So, What the Hell Is Bitcoin Anyway? (A Tale of Beards, Castles, and Self-Doubt)
If you’re a Bitcoin enthusiast like I am, or if you make a living by writing about it, also like me, then this is probably something you’ve been asked on more than a few occasions.
It’s a question I was asked by a good friend of mine at a beard and mustache club meeting, of all places (go ahead and Google it, I’ll wait. It’s a real thing, I promise)
Now, my friend Davie, besides having one of the best beards you’re ever likely to see is also a pretty smart guy.(that’s him in the photo below, and you can follow him on Instagram if you’re into the whole beard thing. He’s Scottish and works in an 800-year-old castle.)
As happens at most social meetings, we’re all stood around drinking beer and shooting the shit, when the topic of work comes up. I mention Bitcoin at some point, and Davie just shoots me a look as though I’d suddenly started speaking Swahili.
“Bitcoin? What’s that?”
At this point, I’d assumed, wrongly in this case, that even though most people don’t actually know what bitcoin is, they’ve probably heard of it.
It’s been all over the news of late, and its incredible rise at the tail end of last year made some headlines, didn’t it?
Judging by Davie’s reaction, it seems not.
I’d always assumed that it was old people who didn’t know about Bitcoin. The type who still used paper money, who were skeptical of direct debits and who used the mail system for more than getting deliveries from Amazon.
The reaction I got from Davie wasn’t the only time this has happened. It seems that Bitcoin isn’t as big a deal as those of us who are inside the bubble like to think.
My working days are full of phrases like “mainstream adoption” and “industry disruption,” which all sounds very exciting and makes you gaze misty-eyed at a future where Bitcoin and the underlying technology (I won’t get into blockchain in this post, promise) has stormed in and evened the financial playing field, changing how we view money forever.
Could it be that my day in and day out involvement in this industry has clouded my view of the bigger picture?
If we take ourselves out of the bubble and look at it impartially, it’s easy to see why mainstream adoption maybe isn’t as close as we’d like to think.
For the most part, the crypto industry consists of preaching to the converted.
It’s tech-savvy types telling each other how the technology they’re building is going to change the world.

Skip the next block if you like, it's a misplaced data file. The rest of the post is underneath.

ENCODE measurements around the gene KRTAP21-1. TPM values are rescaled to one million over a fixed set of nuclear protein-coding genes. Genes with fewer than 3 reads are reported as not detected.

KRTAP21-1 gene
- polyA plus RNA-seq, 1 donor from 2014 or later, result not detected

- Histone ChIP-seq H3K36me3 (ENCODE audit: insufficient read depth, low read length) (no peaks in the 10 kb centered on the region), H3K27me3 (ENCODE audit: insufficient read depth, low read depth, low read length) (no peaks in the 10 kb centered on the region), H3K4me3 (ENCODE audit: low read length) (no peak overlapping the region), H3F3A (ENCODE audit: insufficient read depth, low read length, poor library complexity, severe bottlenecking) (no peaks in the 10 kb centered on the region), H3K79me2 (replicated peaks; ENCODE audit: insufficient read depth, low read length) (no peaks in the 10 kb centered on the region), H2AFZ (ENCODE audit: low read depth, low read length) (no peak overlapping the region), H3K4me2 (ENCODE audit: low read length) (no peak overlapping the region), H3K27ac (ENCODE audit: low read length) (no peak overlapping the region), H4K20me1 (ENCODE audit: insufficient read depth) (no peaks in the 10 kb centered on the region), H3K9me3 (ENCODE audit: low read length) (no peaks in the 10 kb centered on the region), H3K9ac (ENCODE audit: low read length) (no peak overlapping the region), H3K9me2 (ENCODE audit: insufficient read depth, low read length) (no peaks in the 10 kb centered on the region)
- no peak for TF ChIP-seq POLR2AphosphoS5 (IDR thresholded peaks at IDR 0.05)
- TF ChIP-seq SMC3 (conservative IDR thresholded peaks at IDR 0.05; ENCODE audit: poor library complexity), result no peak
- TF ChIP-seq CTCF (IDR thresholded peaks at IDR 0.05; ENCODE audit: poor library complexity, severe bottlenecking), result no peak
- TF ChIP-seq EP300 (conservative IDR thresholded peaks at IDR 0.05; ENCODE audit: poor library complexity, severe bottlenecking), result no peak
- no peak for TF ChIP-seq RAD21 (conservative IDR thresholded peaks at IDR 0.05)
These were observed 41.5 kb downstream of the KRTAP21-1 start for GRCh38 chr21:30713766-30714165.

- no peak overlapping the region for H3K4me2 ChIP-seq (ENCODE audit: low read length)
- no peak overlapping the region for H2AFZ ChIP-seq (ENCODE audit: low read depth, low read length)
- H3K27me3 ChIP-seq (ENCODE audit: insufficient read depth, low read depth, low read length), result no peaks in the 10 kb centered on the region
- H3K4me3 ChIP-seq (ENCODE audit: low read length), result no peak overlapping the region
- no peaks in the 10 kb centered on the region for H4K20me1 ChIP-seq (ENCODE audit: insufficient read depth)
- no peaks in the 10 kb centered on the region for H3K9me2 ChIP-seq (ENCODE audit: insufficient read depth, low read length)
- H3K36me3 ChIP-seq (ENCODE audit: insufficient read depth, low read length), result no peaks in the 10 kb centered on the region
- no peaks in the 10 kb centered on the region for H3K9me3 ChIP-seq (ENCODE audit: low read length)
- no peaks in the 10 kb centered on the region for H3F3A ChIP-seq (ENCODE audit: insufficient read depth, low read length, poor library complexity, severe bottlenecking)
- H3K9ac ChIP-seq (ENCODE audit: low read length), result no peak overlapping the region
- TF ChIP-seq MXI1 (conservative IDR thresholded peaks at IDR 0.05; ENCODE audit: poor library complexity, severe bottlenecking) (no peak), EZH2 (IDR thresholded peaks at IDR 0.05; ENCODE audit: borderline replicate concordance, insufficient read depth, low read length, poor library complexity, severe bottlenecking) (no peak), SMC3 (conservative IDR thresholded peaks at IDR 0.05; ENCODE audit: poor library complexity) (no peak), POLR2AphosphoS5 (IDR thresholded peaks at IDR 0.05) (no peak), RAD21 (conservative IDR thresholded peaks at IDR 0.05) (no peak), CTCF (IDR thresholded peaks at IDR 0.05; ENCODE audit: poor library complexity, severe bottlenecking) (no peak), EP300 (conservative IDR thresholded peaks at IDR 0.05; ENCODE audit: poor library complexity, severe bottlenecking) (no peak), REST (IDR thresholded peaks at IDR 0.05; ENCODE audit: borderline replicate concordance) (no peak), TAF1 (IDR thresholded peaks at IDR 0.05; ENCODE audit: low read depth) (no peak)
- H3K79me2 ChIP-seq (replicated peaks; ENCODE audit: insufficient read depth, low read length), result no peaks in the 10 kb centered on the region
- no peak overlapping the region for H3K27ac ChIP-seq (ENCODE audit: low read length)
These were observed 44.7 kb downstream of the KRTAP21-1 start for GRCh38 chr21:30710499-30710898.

The only problem is, it’s going to need genuine widespread adoption to come anywhere close to working. And I don’t mean “widespread adoption” in the way that industry bods say it.
I mean proper, real widespread adoption.
The system that cryptocurrency hopes to infiltrate and disrupt on a large scale is possibly the most entrenched, recognized and time-tested there is.
Everyone recognizes money. They know what it is, they know what it’s for, and they know what it can do for them.
Can the same be said about Bitcoin or cryptocurrency in general?
Until we come close to answering that question with anything other than a resounding “no,” then we’re not anywhere close to widespread adoption.
Throwing around terms like “store of value” makes sense to me and others like me, but it makes absolutely zero sense to the vast majority.
They don’t know, and they don’t care. They want someone to answer the question of “Bitcoin? What’s that?” In a way that they can understand, and that lets them know why it’s better than the cash they have in their pocket or the contactless debit card in their wallet.
I’ve read countless blog posts and social media status updates where the writer will proudly announce that they bought a cup of coffee using Bitcoin.
That’s great, but until doing so becomes demonstrably more convenient than doing so in the tried and tested way, people are going to continue putting their hands in their pockets for their loose change or using their debit card instead.
It’s up to those champions of the cryptocurrency concept to convince the masses that they have the keys to a better way.
As of yet the day when that happens seems as far away as its ever been.